The regional trend for networks of small locally managed areas particularly in the marine sector should be noted. Small-scale protected areas linked by networks and supported by external organizations (NGO, private, or government) are considered more socially appropriate, financially feasible and managerially sustainable within the Pacific region. The Locally Managed Marine Area Network in the Western Pacific provides a good working example of this approach.
A variety of protected area models and governance arrangements occur within the hotspot. Most countries within the hotspot now have a centralized system of land and resource management, in line with western approaches to governance. Commonly these systems of governance have often been superimposed onto existing customary structures. Due to the unwritten nature of customary tenure and law, this has occurred in some nations relatively quickly. However, there is now a renewed emphasis on people-oriented conservation initiatives within the region such as community-based conservation areas (CBCAs) and co-managed protected areas. These governance structures can cover the full plethora of protected area categories and encompass a wide range of stakeholders and support including private, NGO, and government. National governments often have limited knowledge, involvement, and jurisdiction over community conservation areas. Despite this, national governments are generally the primary body responsible for reporting on the protected area status of their countries.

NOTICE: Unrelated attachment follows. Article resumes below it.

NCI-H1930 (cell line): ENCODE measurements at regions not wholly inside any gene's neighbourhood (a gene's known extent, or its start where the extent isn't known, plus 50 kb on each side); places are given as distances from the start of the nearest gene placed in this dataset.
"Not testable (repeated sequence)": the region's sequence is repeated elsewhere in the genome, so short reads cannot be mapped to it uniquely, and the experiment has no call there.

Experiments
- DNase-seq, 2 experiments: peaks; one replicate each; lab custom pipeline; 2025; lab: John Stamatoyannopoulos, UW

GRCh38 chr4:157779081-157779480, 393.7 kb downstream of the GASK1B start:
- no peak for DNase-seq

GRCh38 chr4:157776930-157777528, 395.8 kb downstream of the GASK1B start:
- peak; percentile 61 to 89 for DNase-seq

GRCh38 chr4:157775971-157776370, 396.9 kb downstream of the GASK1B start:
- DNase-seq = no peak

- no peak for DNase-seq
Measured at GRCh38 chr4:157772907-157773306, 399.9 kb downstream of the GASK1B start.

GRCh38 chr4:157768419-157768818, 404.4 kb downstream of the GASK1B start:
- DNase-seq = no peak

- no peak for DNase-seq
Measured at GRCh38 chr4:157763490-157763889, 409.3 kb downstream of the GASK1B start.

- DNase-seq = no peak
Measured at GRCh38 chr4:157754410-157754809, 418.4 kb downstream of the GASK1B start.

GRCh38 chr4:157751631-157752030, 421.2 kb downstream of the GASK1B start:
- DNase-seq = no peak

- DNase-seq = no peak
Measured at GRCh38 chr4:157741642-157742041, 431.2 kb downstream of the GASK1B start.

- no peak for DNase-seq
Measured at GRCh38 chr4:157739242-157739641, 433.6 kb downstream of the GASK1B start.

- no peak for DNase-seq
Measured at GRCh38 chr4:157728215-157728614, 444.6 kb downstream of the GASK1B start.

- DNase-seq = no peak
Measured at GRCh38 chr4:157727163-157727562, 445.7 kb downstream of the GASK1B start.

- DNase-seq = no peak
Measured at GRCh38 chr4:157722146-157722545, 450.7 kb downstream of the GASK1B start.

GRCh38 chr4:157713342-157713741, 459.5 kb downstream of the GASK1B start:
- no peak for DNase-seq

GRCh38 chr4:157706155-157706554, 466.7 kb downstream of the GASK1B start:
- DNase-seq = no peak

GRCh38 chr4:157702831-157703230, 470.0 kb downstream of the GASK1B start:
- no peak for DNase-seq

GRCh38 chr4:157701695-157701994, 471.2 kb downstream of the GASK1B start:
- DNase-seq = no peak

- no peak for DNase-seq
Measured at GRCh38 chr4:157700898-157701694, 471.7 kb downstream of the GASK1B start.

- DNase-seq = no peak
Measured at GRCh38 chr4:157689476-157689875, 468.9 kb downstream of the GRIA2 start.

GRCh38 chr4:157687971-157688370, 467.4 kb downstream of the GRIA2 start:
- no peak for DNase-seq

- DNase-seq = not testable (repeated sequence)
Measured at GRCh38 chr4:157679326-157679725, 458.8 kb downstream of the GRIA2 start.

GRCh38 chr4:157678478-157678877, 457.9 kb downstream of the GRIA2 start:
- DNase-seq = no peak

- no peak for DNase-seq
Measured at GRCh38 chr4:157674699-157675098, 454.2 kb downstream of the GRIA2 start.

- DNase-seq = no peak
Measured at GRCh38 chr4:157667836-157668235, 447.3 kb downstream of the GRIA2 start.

In recognition of the great diversity of protected area governance types and the influence these have on the management of a protected area, a typology of protected area governance was recently added as an extra dimension to the IUCN protected area categories. This was an outcome of the 2003 Vth World Parks Congress in Durban, South Africa. A protected area will therefore be any combination of the four types of PA Governance and six IUCN management objective categories. This new dimension of classification will be invaluable when considering the conservation status of the Polynesia-Micronesia Hotspot in the future.
Community Conserved Areas
The status and management effectiveness of most of the protected areas summarized in Table 3 is unknown at this stage. Some general conclusions can however be made. The listed protected areas for the hotspot are poorly resourced with limited management support and capacity. The practice of conservation through conventional forms of protected areas throughout the Pacific islands region appears to have been largely ineffective, having historically been applied without due respect for customary land and resource tenure arrangements or traditional practices and rights. Consequently, the hotspot does not have an effective developed protected area system in the formal “western” sense.
There is new awareness of traditional approaches to conservation. The now more formalised community conserved areas must be considered when assessing protected area coverage. These areas have played, and will continue to play, a fundamental role in the conservation of biodiversity within the Polynesia-Micronesia Hotspot. In general, due to land tenure arrangements and customary resource rights, it appears that co-managed protected areas between communities and state or NGOs, and community conservation with government or NGO support, are the most appropriate governance models for protected areas in the hotspot.